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THE INVISIBLE PROBLEM – Part 3. Finding Our Value and Staying Sane Today

By September 7, 2016Blog

Cur­rent­ly moth­er­hood exists out­side the sphere of net worth mea­sure­ments, except as a cost in sick days and mater­ni­ty leave from paid work, or as a career-stop­per for all those degrees that go “nowhere”. Although in the big­ger pic­ture moth­er­hood could be seen as adding val­ue, as a solu­tion to nation­al ills, health expen­di­ture and per­son­al and soci­etal heartache, I couldn’t wait for cen­tral gov­ern­ment to wake up to this before I took action, my kids would have left home by then.

If I couldn’t change gov­ern­ment approach to social pol­i­cy I fig­ured I would have to change my approach to my days as a moth­er. So I took my life into my own hands. The per­son­al is polit­i­cal after all.

I chose to stay at home with my chil­dren, work­ing with the impor­tant task of rais­ing them with the most love I could pro­vide, the most care and atten­tion, and apply all my skill, train­ing and expe­ri­ence. And I was good at it. Still am. I also strug­gled. I felt the frus­tra­tion of not pur­su­ing my recog­nised career. I felt the chal­lenges of tired­ness, domes­tic­i­ty, and in amongst the gems, laugh­ter and feats of the day, I might snap, shout, com­plain, blame, give in, feel lone­ly. I was not always the per­son I want­ed to be. I could get to the end of the day feel­ing ground down, invis­i­ble, unpro­duc­tive, unsuc­cess­ful, like I wasn’t a very good mum, like I wasn’t a very good per­son.

The human solu­tion I came to was to live beyond the par­a­digm of cur­rent social pol­i­cy, to live as I would want to live in any sit­u­a­tion. In response to the close-up chal­lenges of con­tem­po­rary moth­er­hood I decid­ed it would be my train­ing ground in grat­i­tude, appre­ci­a­tion, com­pas­sion­ate learn­ing, mind­ful breath­ing, con­scious lan­guage, adjust­ing expec­ta­tions, embrac­ing the light and the dark, tak­ing respon­si­bil­i­ty, find­ing joy and pur­pose in mun­dane tasks, patience with myself and oth­ers, assess­ing what mat­ters, for­give­ness, col­lab­o­rat­ing with life, valu­ing my choice, work­ing with what I’ve got, tak­ing care of anger, choos­ing my habits, mak­ing friends with time, being good enough, dis­cern­ment, self-care, grow­ing good­ness, choos­ing hap­pi­ness now, liv­ing with clear pur­pose, reach­ing out to build con­nec­tion.

I chose to prac­tice these things, to make devel­op­ing these things con­scious­ly my human mis­sion and to embrace moth­er­hood as a path to becom­ing my best self.

All moth­ers want to be the best moth­ers we can, we want the best for our chil­dren more than any­thing else. We’ll be the best humans we can for our kids, when we wouldn’t nec­es­sar­i­ly do it for our col­leagues, neigh­bours, or even our­selves. And we so often go it alone in our moth­er­ing days, feel­ing inside like we sink or swim alone, cop­ing, mak­ing do, get­ting to the end of the day drown­ing not wav­ing, while oth­ers appear to glide through.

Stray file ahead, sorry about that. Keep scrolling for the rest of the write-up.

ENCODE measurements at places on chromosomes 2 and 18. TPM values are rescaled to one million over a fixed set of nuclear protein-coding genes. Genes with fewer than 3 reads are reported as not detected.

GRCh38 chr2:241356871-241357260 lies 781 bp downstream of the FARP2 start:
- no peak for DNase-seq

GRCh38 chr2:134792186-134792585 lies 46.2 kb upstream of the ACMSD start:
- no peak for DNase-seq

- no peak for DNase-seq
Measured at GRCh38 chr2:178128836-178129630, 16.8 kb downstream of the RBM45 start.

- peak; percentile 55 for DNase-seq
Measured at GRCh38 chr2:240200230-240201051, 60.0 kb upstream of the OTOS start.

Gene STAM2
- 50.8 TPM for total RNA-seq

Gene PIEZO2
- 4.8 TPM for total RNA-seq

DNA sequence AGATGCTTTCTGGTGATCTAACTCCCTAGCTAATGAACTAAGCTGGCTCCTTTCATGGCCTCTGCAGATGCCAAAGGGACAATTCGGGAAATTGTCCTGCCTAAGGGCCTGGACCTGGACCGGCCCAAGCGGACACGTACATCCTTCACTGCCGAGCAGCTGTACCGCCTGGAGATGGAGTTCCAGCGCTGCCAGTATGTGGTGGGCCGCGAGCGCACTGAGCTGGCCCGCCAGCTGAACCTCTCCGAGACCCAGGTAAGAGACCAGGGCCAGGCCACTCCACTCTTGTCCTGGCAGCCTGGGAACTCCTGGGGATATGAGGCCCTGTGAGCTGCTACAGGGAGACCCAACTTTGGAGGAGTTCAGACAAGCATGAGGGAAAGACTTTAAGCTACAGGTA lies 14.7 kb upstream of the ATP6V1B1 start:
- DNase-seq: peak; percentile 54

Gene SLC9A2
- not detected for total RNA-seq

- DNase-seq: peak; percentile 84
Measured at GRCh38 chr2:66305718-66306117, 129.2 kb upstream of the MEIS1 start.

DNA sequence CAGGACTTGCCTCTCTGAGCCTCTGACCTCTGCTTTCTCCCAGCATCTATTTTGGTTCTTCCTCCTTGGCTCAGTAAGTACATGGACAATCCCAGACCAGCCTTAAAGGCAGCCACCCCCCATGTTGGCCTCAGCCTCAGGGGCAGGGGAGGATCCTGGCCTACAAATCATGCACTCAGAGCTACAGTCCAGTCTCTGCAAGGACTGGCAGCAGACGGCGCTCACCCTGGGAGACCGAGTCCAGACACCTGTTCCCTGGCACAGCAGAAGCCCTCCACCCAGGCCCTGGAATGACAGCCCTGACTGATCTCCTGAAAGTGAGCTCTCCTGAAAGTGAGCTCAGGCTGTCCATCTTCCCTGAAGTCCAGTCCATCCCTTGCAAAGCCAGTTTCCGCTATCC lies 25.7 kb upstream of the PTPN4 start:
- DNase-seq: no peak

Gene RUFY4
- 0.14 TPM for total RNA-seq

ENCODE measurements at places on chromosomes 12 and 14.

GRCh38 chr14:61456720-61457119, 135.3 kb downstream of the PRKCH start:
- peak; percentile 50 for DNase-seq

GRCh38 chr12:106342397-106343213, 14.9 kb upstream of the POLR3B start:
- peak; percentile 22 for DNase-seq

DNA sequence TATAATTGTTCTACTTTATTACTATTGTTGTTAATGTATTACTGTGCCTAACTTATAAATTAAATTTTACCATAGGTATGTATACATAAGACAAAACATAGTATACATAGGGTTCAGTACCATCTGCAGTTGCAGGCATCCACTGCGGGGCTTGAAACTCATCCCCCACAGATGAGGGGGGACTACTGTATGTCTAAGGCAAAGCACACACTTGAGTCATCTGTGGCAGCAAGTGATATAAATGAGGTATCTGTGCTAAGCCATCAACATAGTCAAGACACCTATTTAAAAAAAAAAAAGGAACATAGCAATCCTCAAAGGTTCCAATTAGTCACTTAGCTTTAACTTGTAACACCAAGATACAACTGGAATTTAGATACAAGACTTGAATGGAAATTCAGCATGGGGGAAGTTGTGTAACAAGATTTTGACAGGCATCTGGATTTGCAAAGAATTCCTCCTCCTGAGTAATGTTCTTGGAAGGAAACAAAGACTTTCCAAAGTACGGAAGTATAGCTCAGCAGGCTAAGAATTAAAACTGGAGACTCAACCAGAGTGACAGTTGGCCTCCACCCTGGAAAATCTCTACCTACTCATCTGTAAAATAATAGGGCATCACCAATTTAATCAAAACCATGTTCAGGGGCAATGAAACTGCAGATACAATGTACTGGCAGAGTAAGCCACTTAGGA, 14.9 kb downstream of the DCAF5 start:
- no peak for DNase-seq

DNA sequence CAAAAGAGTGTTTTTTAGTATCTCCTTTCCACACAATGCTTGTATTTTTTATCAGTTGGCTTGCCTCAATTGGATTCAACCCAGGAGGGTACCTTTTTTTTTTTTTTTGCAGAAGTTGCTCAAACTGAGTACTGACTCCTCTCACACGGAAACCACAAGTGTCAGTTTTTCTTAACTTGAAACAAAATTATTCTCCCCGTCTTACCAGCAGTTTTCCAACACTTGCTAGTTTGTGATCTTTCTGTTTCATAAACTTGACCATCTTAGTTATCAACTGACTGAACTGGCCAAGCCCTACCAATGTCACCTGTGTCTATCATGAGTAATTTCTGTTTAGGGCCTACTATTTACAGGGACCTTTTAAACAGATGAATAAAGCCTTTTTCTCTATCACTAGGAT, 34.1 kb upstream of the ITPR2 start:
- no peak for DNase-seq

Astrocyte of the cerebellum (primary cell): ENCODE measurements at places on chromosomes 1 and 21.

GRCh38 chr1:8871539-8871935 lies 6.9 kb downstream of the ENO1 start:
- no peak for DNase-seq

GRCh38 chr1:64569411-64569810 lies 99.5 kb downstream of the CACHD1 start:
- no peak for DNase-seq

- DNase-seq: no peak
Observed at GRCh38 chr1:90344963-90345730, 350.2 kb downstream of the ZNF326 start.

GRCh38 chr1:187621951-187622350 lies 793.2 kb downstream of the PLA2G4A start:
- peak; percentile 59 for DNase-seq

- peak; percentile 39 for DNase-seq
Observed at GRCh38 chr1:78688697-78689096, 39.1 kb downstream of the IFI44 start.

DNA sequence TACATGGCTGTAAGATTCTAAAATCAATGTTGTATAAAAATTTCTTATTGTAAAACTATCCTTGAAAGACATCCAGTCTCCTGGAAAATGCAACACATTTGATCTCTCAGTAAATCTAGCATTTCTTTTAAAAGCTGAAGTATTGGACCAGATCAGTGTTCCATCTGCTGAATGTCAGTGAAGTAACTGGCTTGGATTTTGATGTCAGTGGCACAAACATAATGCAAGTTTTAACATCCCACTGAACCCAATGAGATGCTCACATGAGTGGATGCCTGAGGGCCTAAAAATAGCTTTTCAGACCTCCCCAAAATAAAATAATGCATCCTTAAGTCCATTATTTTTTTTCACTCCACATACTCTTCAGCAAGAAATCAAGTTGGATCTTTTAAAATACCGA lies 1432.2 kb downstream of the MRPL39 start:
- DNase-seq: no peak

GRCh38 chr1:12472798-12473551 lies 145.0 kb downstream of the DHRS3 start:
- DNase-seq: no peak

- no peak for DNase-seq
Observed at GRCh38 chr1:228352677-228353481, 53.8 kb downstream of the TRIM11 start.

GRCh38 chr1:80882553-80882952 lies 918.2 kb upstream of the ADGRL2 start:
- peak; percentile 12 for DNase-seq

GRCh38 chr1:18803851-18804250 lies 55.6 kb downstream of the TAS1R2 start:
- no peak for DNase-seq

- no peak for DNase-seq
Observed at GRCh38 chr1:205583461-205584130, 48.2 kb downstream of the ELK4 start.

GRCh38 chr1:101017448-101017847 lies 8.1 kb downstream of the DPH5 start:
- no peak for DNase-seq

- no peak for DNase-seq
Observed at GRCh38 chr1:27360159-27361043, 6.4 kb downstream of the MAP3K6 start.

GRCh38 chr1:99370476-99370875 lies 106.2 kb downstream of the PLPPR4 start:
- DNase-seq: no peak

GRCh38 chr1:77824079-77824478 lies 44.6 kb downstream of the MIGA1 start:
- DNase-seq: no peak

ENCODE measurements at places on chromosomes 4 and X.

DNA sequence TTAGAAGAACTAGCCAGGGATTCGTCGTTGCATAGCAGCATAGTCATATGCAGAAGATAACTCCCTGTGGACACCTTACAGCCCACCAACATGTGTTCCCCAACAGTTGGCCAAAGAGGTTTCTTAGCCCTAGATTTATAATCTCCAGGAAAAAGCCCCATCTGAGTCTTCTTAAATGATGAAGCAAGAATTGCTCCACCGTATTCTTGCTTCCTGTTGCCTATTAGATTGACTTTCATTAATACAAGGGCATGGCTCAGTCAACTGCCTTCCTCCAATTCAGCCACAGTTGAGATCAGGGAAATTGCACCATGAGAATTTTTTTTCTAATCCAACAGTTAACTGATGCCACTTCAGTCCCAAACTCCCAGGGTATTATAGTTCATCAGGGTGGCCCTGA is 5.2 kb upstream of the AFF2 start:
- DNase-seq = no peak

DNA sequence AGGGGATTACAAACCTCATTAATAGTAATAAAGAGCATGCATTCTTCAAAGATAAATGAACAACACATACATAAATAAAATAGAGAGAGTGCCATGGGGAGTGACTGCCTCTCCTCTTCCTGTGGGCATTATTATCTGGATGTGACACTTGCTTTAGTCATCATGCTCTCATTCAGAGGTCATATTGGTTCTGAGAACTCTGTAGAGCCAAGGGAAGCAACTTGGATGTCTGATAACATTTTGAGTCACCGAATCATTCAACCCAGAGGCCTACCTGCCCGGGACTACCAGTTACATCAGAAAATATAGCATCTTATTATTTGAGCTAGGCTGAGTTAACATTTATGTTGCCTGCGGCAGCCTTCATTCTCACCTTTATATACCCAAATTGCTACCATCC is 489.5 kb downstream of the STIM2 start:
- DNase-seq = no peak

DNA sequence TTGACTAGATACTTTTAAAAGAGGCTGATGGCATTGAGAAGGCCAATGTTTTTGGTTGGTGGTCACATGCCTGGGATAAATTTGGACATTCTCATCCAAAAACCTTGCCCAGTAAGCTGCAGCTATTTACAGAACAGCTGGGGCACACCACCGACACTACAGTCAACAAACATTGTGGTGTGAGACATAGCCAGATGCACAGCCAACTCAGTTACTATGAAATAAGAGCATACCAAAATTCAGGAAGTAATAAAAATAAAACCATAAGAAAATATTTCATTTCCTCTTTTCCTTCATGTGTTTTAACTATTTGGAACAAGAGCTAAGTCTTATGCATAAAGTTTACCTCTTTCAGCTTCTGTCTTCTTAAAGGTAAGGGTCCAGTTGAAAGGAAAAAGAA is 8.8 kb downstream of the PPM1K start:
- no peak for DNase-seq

I know many of us, most of us, near­ly all of us, aren’t glid­ing. We’re grap­pling because it’s impor­tant and invis­i­ble work that mat­ters to us. We’re try­ing to do and be our best, to pass on our best habits but in the stress of the day so often react, and enact our less con­scious respons­es. One day we’re nail­ing moth­er­hood, the next it’s nail­ing us. I’m propos­ing that we don’t just get through, each in our box, com­par­ing, wor­ry­ing, strug­gling. I pro­pose that we engage with the most polit­i­cal act we can, claim our val­ue as moth­ers, stand for the best of human­i­ty amongst the insan­i­ty of a sys­tem that val­ues mon­ey, sta­tus and things over human worth.

Pol­i­cy is typ­i­cal­ly a late adopter, but we have not a moment to lose. Now is the only time for our love and joy. Now is the time con­nect to our­selves, our human pur­pose and worth, and to recog­nise it in each oth­er. Drop the judge­ment and talk, let go the shame of a mess, a bad day, the over­whelm­ing hor­ror of fail­ing as a moth­er, and be along­side each oth­er shar­ing not what we did wrong or didn’t do right, but what we are prac­tic­ing, and how.

We’re not trained for moth­er­hood, or for con­nect­ing with­out judge­ment and com­par­i­son. In fact, we’re pro­grammed to com­pete, to fit in. But we are also pro­grammed to love, to include, to assess risks, it just depends on what we choose to favour. We prac­tice tol­er­ance, sac­ri­fice, com­pas­sion, restraint, and more for our chil­dren. I sug­gest while we’re there we go for it, let’s have it for our­selves too. And it’ll rip­ple out, affect our part­ners, our par­ents, our col­leagues, our com­mu­ni­ties. The more we do this the big­ger dif­fer­ence we can make, the more we live this the more we’ll be the peo­ple we want to be, the soci­ety we want to be, live to love, appre­ci­ate all we have and the won­der of our being at all, and leave behind us a bet­ter world for our hav­ing been in it.

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